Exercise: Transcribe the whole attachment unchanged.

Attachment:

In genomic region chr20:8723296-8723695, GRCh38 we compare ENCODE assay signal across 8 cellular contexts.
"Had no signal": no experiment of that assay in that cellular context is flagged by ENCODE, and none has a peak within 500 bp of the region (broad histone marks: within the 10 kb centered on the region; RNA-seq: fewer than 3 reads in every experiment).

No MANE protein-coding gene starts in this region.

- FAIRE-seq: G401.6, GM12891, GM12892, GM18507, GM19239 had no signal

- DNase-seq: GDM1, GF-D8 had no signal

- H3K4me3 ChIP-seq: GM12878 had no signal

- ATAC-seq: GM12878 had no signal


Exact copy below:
In genomic region chr20:8723296-8723695, GRCh38 we compare ENCODE assay signal across 8 cellular contexts.
"Had no signal": no experiment of that assay in that cellular context is flagged by ENCODE, and none has a peak within 500 bp of the region (broad histone marks: within the 10 kb centered on the region; RNA-seq: fewer than 3 reads in every experiment).

No MANE protein-coding gene starts in this region.

- FAIRE-seq: G401.6, GM12891, GM12892, GM18507, GM19239 had no signal

- DNase-seq: GDM1, GF-D8 had no signal

- H3K4me3 ChIP-seq: GM12878 had no signal

- ATAC-seq: GM12878 had no signal